Automation of processes in cargo handling is constantly evolving and cargo sampling is no exception.
As the price of commodities continues to rise and buyers demand higher quality, the need to provide fast and accurate certification grows. As a result, the need to provide truly representative samples in an efficient and safe manner has produced a wide variety of automated mechanical sampling systems.
For solid cargoes such as coal, these systems can be extremely complex, involving multi-million dollar plants that will not only take the incremental samples but also do part of the sample prep work by crushing and riffling the samples during the loading operation.
Automation for liquid cargoes involves a completely closed, computer-operated system that retrieves incremental samples of the product flowing through the pipeline based on the amount of cargo to be loaded and the flow rate on its way to the ship. These incremental samples are collected in a stainless-steel container which is checked for cleanliness by the sample technician prior to being installed into the system and then retrieved by the technician on completion of loading.
The sealed container is then connected to a mixer which will thoroughly mix the contents to ensure a homogeneous blend of the product prior to testing and splitting for distribution and retention.
There is no doubt that, from a safety perspective, automation of the sampling process has improved matters greatly. The process no longer involves having someone leaning towards a moving conveyor belt and sticking a long-handled scoop into the cargo flow (in the case of bulk solid cargoes) or climbing storage tanks and having to handle hazardous products (in the case of petroleum and petrochemicals). However, experience shows that these automated systems require constant attendance and maintenance by qualified sampling technicians to ensure proper operation and, in this regard, the training and capabilities of sample technicians may have changed but their basic role in this very important aspect of the export process has not. Indeed, they are often required to quickly switch back to manual sampling techniques if the automated systems refuse to work properly.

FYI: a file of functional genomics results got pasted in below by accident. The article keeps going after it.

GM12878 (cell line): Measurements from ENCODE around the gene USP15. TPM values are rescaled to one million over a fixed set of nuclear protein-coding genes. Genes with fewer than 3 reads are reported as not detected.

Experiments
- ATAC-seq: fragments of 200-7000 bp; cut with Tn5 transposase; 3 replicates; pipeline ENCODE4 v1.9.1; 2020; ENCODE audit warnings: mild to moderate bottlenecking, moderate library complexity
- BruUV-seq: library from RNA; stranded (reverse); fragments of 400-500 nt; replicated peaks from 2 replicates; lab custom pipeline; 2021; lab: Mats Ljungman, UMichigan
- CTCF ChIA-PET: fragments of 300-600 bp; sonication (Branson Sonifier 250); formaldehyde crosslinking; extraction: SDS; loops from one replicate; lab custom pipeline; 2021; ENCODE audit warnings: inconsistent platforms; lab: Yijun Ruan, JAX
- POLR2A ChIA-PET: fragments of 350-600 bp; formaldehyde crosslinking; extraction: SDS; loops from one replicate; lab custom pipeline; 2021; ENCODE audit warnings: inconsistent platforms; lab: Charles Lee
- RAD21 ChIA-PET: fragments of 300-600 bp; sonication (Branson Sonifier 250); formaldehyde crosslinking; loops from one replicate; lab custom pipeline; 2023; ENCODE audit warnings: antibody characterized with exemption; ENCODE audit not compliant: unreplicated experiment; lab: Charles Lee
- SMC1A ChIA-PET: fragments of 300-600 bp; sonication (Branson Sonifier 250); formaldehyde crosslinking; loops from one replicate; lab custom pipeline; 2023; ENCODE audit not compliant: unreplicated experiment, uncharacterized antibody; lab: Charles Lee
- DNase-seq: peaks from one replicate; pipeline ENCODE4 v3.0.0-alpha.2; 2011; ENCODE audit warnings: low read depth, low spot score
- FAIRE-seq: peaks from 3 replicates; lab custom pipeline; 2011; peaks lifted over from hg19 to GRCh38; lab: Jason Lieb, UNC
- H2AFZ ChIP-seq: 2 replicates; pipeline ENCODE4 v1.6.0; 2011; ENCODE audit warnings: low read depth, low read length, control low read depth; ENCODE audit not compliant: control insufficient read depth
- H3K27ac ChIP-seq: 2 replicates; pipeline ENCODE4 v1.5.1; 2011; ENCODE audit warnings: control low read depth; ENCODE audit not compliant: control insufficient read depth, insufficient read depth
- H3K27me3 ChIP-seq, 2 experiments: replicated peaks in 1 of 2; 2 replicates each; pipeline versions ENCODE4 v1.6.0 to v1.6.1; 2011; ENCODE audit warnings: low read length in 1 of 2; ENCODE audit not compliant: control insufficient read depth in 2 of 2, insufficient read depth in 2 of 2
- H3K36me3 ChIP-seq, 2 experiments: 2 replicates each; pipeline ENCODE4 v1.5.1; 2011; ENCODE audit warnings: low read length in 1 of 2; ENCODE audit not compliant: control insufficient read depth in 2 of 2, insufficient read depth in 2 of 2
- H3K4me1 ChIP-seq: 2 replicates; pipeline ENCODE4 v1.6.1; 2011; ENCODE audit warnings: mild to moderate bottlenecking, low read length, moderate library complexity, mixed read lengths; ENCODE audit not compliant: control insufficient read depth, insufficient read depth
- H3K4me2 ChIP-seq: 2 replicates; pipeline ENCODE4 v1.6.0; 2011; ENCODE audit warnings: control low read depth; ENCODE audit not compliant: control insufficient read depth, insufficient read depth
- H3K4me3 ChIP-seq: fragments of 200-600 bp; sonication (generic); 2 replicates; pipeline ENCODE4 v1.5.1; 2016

Samples are usually sealed and retained by the surveying company for a period lasting normally 30 to 90 days following the loading in case there are any disputes. Thereafter, they are disposed of by returning them to stockpiles or storage tanks.
Richard Smith is the Senior VP for the Certispec Group of Companies which offers marine surveying, inspection, sampling and laboratory testing services across Canada, the USA, Caribbean and Africa. Surveyors, samplers and laboratory technicians from Certispec Services sample, test and certify quality and quantity on cargoes of coal, sulphur, potash, ores, petrochemicals, petroleum crude/refined products and vegetable oils being shipped out of the Ports of Vancouver and Prince Rupert on a daily basis.